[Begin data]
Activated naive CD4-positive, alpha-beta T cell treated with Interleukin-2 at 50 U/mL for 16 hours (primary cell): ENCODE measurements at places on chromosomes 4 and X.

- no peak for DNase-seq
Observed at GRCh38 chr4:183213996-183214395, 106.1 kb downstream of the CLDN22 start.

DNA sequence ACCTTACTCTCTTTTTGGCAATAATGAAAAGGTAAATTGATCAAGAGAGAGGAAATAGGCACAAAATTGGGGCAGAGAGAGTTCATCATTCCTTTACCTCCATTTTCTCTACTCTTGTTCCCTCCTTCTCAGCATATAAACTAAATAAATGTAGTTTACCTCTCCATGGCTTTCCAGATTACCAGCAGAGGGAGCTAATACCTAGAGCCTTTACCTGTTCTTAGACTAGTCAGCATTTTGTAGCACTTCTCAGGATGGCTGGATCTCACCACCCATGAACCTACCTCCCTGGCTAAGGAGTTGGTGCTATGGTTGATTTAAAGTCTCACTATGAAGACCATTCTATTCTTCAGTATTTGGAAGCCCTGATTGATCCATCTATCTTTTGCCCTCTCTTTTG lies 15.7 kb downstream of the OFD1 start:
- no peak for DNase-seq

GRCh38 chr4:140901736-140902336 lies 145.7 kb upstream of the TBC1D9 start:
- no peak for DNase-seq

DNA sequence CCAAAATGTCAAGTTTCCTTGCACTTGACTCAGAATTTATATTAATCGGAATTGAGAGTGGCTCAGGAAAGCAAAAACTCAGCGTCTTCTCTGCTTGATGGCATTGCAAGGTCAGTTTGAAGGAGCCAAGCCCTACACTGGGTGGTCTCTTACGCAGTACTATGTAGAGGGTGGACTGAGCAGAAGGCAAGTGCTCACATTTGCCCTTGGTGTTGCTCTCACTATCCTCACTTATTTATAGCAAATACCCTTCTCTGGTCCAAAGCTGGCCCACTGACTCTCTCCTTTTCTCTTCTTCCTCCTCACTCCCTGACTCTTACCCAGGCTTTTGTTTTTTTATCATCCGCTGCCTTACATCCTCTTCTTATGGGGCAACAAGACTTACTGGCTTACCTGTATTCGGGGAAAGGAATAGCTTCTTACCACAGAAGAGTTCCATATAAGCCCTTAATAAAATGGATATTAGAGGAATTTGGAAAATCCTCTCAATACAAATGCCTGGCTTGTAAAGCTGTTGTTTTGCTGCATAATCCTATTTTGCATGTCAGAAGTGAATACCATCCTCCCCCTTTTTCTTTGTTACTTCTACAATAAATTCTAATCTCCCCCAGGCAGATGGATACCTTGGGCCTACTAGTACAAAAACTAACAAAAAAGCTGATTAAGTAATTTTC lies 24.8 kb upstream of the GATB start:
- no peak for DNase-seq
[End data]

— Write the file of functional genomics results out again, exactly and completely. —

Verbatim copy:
Activated naive CD4-positive, alpha-beta T cell treated with Interleukin-2 at 50 U/mL for 16 hours (primary cell): ENCODE measurements at places on chromosomes 4 and X.

- no peak for DNase-seq
Observed at GRCh38 chr4:183213996-183214395, 106.1 kb downstream of the CLDN22 start.

DNA sequence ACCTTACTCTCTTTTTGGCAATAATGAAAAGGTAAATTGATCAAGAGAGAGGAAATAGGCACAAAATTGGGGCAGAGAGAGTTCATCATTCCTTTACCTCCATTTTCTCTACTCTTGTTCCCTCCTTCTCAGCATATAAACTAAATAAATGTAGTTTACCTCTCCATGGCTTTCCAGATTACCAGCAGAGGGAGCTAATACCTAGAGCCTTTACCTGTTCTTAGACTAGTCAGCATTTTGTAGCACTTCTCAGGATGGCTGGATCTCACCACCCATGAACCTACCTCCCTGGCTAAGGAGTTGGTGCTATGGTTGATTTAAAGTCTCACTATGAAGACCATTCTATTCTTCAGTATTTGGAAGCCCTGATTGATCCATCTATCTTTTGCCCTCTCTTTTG lies 15.7 kb downstream of the OFD1 start:
- no peak for DNase-seq

GRCh38 chr4:140901736-140902336 lies 145.7 kb upstream of the TBC1D9 start:
- no peak for DNase-seq

DNA sequence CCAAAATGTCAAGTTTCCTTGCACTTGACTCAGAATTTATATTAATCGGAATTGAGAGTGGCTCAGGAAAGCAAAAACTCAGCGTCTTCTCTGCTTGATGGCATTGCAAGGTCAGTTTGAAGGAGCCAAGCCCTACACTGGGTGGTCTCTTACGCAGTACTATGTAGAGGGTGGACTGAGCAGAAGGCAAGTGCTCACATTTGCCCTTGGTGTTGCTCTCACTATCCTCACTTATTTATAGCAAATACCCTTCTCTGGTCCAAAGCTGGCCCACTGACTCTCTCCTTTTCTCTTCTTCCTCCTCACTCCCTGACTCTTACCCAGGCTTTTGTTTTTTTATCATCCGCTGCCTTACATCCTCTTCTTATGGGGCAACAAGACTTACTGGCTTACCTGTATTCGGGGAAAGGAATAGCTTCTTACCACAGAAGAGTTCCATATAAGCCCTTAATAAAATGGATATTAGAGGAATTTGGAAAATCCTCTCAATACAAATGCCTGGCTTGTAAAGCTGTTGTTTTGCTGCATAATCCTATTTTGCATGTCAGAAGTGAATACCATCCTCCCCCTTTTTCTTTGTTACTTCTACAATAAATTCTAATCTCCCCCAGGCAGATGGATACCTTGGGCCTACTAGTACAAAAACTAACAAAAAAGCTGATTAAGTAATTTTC lies 24.8 kb upstream of the GATB start:
- no peak for DNase-seq